Skip to main content Accessibility help

Life in acute mental health settings: experiences and perceptions of service users and nurses

  • D. Rose (a1), J. Evans (a1), C. Laker (a1) and T. Wykes (a2)



Acute psychiatric provision in the UK today as well as globally has many critics including service users and nurses.


Four focus groups, each meeting twice, were held separately for service users and nurses. The analysis was not purely inductive but driven by concerns with the social position of marginalised groups – both patients and staff.


The main themes were nurse/patient interaction and coercion. Service users and nurses conceptualised these differently. Service users found nurses inaccessible and uncaring, whereas nurses also felt powerless because their working life was dominated by administration. Nurses saw coercive situations as a reasonable response to factors ‘internal’ to the patient whereas for service users they were driven to extreme behaviour by the environment of the ward and coercive interventions were unnecessary and heavy handed.


This study sheds new light on living and working in acute mental health settings today by comparing the perceptions of service users and nurses and deploying service user and nurse researchers. The intention is to promote better practice by providing a window on the perceptions of both groups.


Corresponding author

* Address for correspondence: Dr Diana Rose, Institute of Psychiatry, King's College London, De Crespigny Park, PO 34, London SE5 8AF, UK. (Email:


Hide All
Austin, W, Bergum, V, Goldberg, L (2003). Unable to answer the call of our patients: mental health nurses' experience of moral distress. Nursing Inquiry 10, 177183.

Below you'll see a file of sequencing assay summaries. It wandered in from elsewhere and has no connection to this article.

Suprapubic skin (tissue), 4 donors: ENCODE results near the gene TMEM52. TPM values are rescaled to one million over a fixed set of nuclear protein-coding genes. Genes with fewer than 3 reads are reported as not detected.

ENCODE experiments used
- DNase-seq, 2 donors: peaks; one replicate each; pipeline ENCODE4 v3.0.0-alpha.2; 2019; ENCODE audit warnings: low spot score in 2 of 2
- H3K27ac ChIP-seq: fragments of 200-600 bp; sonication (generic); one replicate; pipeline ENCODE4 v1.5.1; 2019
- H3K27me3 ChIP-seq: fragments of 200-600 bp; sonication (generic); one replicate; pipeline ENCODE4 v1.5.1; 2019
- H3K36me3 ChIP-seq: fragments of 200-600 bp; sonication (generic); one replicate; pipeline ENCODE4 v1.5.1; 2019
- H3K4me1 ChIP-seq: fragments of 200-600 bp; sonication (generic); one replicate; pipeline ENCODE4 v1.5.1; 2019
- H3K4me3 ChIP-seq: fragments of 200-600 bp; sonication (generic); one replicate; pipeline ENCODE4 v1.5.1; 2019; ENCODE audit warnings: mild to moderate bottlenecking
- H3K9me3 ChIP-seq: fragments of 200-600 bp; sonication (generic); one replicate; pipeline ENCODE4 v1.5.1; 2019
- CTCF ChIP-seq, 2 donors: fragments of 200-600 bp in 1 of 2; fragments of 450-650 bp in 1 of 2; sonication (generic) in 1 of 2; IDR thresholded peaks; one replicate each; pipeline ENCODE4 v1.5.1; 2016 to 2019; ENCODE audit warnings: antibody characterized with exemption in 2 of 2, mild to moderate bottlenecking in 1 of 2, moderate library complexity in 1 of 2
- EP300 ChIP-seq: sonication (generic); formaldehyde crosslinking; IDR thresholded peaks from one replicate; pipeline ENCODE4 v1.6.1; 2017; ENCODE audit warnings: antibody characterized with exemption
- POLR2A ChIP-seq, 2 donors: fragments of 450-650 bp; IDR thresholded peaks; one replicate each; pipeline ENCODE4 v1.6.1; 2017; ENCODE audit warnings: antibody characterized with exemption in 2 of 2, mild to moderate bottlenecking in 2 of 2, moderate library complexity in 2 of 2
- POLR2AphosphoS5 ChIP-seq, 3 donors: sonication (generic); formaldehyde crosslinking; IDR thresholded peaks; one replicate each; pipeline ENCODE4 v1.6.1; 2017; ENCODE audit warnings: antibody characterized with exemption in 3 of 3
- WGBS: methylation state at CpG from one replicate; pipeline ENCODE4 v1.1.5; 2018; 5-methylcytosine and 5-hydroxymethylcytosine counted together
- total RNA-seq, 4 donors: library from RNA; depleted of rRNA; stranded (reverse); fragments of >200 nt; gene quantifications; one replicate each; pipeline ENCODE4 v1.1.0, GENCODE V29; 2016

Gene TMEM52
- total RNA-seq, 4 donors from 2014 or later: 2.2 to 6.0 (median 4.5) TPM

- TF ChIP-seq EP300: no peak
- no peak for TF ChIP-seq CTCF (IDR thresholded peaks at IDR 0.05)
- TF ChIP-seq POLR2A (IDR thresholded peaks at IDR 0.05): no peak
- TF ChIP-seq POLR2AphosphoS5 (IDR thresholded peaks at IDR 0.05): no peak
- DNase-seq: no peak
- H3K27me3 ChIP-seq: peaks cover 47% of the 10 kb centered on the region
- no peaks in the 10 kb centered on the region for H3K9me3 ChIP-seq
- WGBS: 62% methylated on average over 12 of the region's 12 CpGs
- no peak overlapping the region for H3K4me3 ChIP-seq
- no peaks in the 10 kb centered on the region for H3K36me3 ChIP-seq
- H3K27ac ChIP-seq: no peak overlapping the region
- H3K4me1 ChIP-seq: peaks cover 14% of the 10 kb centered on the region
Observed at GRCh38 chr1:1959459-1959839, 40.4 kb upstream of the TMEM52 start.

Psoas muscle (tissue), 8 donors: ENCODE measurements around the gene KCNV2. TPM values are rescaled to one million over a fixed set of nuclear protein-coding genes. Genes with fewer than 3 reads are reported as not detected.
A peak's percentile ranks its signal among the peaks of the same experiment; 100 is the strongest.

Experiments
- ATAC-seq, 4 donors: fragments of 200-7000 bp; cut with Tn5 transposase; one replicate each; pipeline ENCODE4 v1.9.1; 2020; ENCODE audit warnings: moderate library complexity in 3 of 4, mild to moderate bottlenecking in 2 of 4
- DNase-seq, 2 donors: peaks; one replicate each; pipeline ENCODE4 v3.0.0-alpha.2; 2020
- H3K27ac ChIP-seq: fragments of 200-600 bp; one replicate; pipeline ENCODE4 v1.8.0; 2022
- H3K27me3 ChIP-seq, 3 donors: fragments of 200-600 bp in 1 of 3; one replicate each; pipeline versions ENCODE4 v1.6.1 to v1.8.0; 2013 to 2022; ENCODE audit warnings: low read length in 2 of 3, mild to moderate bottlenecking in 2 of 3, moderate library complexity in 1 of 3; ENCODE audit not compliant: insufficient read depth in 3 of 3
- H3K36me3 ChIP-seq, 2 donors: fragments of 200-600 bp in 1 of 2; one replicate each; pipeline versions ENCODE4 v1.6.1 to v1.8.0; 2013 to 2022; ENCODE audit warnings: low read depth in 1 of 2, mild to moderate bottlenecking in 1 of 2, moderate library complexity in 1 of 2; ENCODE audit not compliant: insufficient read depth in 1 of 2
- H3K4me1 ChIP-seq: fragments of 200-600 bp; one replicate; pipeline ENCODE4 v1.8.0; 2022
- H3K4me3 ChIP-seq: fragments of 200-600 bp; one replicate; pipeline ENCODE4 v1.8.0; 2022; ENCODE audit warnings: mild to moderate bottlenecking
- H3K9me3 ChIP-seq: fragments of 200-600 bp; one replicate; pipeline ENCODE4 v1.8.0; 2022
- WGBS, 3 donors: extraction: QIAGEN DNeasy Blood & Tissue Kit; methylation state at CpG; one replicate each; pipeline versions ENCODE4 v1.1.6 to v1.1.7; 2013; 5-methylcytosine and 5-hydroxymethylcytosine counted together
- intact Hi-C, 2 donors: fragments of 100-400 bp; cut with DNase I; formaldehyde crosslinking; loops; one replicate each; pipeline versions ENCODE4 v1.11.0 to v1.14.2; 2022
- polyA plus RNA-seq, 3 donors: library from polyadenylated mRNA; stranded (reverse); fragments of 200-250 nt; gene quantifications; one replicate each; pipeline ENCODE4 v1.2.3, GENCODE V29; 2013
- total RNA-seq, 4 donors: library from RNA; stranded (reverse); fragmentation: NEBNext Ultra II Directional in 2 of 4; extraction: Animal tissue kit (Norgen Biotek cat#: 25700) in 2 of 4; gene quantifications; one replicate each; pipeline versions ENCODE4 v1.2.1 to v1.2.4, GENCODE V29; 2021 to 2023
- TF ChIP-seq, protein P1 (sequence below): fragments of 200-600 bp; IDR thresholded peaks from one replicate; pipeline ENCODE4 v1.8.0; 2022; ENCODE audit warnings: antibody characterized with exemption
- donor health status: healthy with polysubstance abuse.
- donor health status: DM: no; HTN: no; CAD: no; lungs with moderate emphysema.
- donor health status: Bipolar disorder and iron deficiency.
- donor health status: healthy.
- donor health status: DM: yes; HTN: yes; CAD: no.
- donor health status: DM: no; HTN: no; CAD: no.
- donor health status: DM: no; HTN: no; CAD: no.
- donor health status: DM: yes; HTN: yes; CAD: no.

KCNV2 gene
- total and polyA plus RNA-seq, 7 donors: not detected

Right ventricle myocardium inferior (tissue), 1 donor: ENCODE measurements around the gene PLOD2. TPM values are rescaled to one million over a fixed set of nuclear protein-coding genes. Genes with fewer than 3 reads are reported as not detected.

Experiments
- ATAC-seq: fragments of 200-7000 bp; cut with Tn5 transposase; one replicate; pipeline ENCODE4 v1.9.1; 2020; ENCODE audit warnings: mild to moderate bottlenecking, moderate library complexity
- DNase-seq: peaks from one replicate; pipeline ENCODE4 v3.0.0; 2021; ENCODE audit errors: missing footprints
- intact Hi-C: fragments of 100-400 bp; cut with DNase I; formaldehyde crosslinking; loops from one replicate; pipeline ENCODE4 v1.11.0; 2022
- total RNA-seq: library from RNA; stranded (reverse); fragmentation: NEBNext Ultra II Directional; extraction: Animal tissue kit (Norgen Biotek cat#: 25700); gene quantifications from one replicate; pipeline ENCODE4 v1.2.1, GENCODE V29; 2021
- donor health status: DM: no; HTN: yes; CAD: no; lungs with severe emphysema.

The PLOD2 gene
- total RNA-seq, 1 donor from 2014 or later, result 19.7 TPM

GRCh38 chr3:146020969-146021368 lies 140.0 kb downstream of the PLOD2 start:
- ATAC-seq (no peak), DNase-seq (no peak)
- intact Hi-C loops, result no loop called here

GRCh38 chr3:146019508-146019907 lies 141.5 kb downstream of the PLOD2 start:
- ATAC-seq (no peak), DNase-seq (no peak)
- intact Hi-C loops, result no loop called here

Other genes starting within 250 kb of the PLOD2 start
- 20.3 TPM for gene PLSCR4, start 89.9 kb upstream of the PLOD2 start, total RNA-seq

Bowers, L, Crowhurst, N, Alexander, J, Callaghan, P, Eales, S, Guy, S (2002). Safety and security policies on psychiatric acute admission wards: results from a London-wide survey. Journal of Psychiatric and Mental Health Nursing 9, 427433.
Cleary, M, Edwards, C (1999). ‘Something always comes up’: nurse–patient interaction in an acute psychiatric setting. Journal of Psychiatric and Mental Health Nursing 6, 469477.
Cornwall, A, Jewkes, R (1995). What is participatory research? Social Science and Medicine 41, 16671676.
Evans, J, Rose, D, Flach, C, Csipke, E, Glossop, H, McCrone, P, Craig, T, Wykes, T (2012). VOICE: developing a new measure of service users' perceptions of inpatient care, using a participatory methodology. Journal of Mental Health 21, 5771.
Faulkner, A (2005). Institutional conflict: the state of play in adult acute psychiatric wards. Journal of Adult Protection 7, 612.
Gilburt, H, Rose, D, Slade, M (2008). The importance of relationships in mental health care: a qualitative study of service users experiences of psychiatric hospital admission in the UK. BMC Health Services Research 8, 92.
Gilburt, H, Slade, M, Rose, D, Lloyd-Evans, B, Johnson, S, Osborn, D (2010). Service users' experiences of residential alternatives to standard acute wards: qualitative study of similarities and differences. British Journal of Psychiatry 197, S26S31.
Gillard, S, Borschmann, R, Turner, K, Goodrich-Purnell, N, Lovell, K, Chambers, M (2010). ‘What difference does it make?’ Finding evidence of the impact of mental health service user researchers on research into the experiences of detained psychiatric patients. Health Expectations 13, 185194.
Gordon, D, Alexander, DA, Dietzan, J (1979). The psychiatric patient: a voice to be heard. British Journal of Psychiatry 135, 115121.